Causes producing disequilibrium in the balance of payments
of a country are: 1. Trade Cycles 2. Huge Developmental and Investment
Programmes 3. Changing Export Demand 4. Population Growth 5.
Huge External Borrowings 6. Inflation 7. Demonstration Effect 8.
Disequilibrium in a country’s balance of payments position may arise
either for a short period or for a long period.
Any disequilibrium in the balance of payments arises owing to a large
number of causes or factors operating simultaneously. Types of
disequilibrium differ from country to country, while the different kinds
of disequilibrium and their causes in the same country will differ at
However, following are the important causes producing
disequilibrium in the balance of payments of a country:
1. Trade Cycles:
Cyclical fluctuations, their phases and amplitudes, differences in
different countries, generally produce cyclical disequilibrium.
2. Huge Developmental and Investment Programmes:
Huge development and investment programmes in the developing
economies are the root causes of the disequilibrium in the balance of
payments of these countries. Their propensity to import goes on
increasing for want of capital for rapid industrialisation; while exports
may not be boosted up to that extent as these is the primary producing
Moreover, their exports quantum of primary commodities may decline
as newly-created domestic industries may require them. Thus, there
will be structural changes in the balance of payments and structural
disequilibrium will result.
3. Changing Export Demand:
A vast increase in the domestic production of foodstuffs, raw materials,
substitute goods, etc. in advanced countries has decreased their need
for import from the agrarian underdeveloped countries. Thus, export
demand has considerably changed, resulting in structural
disequilibrium in these countries.
Similarly, advanced countries also will suffer in their exports as a result
of loss of their markets in developing countries owing to the tendency
of the poor nations for self-reliance and their ways and means of
curtailing their imports. But disequilibrium (deficit) in balance of
payments seems to be more persistent in the underdeveloped or
developing nations than in the advanced rich nations.
4. Population Growth:
High population growth in poor countries also had adversely affected
their balance of payments position. It is easy to see that an increase in
population increases the needs of these countries for imports and
decreases the capacity to export.
5. Huge External Borrowings:
Another reason for a surplus or deficit in the balance of payments arises
out of international borrowing and investment. A country may tend to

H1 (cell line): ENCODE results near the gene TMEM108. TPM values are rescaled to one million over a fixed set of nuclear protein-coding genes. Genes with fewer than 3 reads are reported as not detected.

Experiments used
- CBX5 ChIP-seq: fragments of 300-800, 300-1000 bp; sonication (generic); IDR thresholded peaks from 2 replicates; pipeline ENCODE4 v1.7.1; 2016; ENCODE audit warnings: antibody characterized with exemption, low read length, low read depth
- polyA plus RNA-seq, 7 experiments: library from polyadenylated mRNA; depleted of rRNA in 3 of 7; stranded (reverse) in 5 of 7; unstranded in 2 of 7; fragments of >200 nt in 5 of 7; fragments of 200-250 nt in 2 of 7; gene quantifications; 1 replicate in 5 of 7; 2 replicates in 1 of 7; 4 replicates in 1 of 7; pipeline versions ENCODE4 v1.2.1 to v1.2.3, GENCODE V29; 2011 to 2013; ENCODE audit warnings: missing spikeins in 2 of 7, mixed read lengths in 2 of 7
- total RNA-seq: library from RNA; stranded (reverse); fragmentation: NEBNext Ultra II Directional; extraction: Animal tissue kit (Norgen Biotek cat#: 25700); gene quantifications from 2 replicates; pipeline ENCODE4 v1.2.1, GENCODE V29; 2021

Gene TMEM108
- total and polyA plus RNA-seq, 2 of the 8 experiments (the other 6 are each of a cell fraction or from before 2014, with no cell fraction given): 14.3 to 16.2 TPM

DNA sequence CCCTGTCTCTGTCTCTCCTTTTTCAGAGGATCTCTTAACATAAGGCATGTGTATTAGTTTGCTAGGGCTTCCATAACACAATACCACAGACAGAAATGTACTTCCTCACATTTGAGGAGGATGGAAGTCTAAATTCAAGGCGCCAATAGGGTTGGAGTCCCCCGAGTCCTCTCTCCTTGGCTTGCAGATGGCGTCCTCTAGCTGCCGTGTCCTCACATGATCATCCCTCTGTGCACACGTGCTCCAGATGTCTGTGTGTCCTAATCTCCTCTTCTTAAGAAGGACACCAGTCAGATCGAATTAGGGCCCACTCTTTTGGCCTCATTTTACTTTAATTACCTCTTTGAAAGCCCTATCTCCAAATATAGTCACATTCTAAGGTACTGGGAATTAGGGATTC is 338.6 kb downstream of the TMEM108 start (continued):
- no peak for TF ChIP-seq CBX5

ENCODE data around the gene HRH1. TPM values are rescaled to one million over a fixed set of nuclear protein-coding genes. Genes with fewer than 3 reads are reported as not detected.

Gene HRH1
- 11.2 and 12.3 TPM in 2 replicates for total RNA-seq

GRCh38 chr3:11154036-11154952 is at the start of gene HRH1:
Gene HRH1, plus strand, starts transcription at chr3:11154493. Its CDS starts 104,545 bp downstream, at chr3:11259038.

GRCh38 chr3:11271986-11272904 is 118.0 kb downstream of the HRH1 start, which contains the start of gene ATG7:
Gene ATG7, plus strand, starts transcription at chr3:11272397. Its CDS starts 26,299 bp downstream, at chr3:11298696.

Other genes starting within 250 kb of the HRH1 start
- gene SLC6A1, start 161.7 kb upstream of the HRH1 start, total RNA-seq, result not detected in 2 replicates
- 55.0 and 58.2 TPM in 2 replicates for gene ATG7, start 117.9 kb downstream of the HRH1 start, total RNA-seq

have an adverse balance of payments when it borrows heavily from
another country, while the lending country will tend to have a
favourable balance and the receiving country will have a deficit balance
Owing to rapid economic development, the resulting income and price
effects will adversely affect the balance of payments position of a
developing country. With an income, the marginal propensity to import
being high in these countries, their demand for imported articles will
Since marginal propensity to consume is also high in these countries,
people’s demand for domestic goods also will rise, and hence less may
be spared for export. Moreover, a huge investment in heavy industries
in the developing countries may have an inflationary impact, as the
output of these industries will not be forthcoming immediately,
whereas money income will have been already expanded.
Thus, there will be an excess of monetary demand for goods and
services in general which will push up the price levels. A rise in the
comparative price level certainly encourages imports and discourages
exports, resulting in a deficit balance of payments.
7. Demonstration Effect:
Demonstration effect is another most important factor causing deficit
in the balance of payments of a country — especially of an
underdeveloped country. When people of underdeveloped nations
come into contact with those of advanced countries through economic,
political or social relations, there will be a demonstration effect on the
consumption pattern of these people and they will desire to have
western style goods and pattern of consumption so that their propensity
to import increases, whereas their export quantum may remain the
same or may even decline with the increase i in income, thus causing an
adverse balance of payments for the country.
8. Reciprocal Demands:
Since intensity of reciprocal demand for products of different countries
differs, terms of trade of a country may be set differently with different
countries under multi-trade transactions which may lead to
disequilibrium in a way.